My brothers and myself have received a Last Will and Testament. After almost a year of my fathers passing, his girlfriend, who he was never married to, but were together for 19 years, went to her local courthouse and filed the will for safe keeping. At that time, she was charged with (Without going in full detail) pc 171b(a)(1). The date of the will is signed September 12th of 2012. He passed October 2nd of 2012. In which he had a stroke September 30th and was basically unconscious and passed in his sleep a few nights later. During the time of the will being signed, he was on a pain patch implanted in his back. Where every other hour or two, the patch released morphine and other drugs. He would be in and out of sleep most of the day and night.
I apologize for not giving full detail. I was in the process of writing out the full question, but I was given an error and the page reloaded on me. My question is, what can we do to contest a will in which we believe my father was under duress and undue influence during the time of him signing the will? We do not know what to do, what steps to take and where to go from here. She has already sold many things of my fathers, in which has resulted in at least 80,000$ or more. Including his car and other things. The will that was given to us is not notarized, nor initialed from my father. Just his signature. We believed at first that the signature was not authentic, but because of him being heavily medicated with morphine and other drugs, this could have caused the signature to not look authentic or invalid. We are trying to carry out our fathers will, but we are not able to do so with such limited information because his girlfriend is refusing to speak, communicate or keep in contact with us.
Estate Planning Attorney
Your father's girlfriend should have have been able to sell anything of your father's unless she petitioned the court to probate the will and received Letters. If this was the case you should have received notice of that petition. Do you know what assets your father had? Did he own a home? Bank accounts? Did he have a pension? I strongly suggest you wait no longer and either file a petition for probate or a petition to determine entitlement (based on the overall value and assets of your father's estate) and bring all of this to the light of the court.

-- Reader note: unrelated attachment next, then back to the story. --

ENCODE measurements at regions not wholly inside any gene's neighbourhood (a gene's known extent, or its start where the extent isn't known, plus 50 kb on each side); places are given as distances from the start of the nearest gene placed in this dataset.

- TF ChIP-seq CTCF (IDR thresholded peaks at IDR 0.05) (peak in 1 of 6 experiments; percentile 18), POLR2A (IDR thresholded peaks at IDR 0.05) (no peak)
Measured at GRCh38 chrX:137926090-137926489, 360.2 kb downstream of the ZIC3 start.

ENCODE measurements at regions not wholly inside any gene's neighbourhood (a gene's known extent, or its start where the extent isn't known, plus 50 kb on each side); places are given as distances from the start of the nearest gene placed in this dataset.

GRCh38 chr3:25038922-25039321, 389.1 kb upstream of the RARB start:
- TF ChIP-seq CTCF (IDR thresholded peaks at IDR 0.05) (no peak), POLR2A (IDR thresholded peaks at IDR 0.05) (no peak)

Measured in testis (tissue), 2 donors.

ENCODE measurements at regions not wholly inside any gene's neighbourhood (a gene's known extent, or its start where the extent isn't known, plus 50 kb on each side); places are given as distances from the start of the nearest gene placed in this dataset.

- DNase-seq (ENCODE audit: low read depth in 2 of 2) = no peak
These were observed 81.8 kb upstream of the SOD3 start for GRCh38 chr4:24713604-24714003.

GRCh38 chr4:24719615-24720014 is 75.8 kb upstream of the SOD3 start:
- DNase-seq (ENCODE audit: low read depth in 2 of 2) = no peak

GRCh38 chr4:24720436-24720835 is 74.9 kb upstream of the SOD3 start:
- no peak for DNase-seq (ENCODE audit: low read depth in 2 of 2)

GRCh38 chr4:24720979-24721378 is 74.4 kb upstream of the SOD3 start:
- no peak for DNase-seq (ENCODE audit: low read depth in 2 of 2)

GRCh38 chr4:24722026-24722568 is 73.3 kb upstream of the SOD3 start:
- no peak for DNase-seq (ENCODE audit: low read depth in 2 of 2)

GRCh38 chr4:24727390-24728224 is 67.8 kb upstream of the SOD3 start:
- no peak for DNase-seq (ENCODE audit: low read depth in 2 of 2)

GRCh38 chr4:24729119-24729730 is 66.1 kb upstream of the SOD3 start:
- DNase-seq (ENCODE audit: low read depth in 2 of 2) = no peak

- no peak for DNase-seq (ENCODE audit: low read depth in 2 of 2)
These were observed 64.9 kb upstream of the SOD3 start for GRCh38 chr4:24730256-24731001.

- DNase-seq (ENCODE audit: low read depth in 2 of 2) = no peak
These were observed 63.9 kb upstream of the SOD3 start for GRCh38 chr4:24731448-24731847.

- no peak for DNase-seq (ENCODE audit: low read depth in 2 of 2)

Wills and Living Wills Lawyer
You need to retain a probate attorney in the area where your father lived to help you. There are many questionable things going on here according to the information you presented and you need legal advice to protect your interests.
The above answer is not to be considered legal advice and should not be relied upon as such. You should consult your attorney for specific legal advice as to your individual situation.
I am sorry to read of your father's passing. It is not unusual for a man to leave his estate to his long term companion. That they were not married does not really matter. To set aside the will, you need to prove either your father lacked capacity (being on paid medication or having a stroke are not enough, absent more facts) or the will was the result of undue influence. The latter is extremely hard to prove, since he lived with this woman for 19 years. In short, you have a large evidentiary burden to overcome. Unless the estate is large, or a doctor treating your father at the time the will was signed is willing to say there was no chance your father was able to sign a will at the time, your successful challenge of the will is unlikely.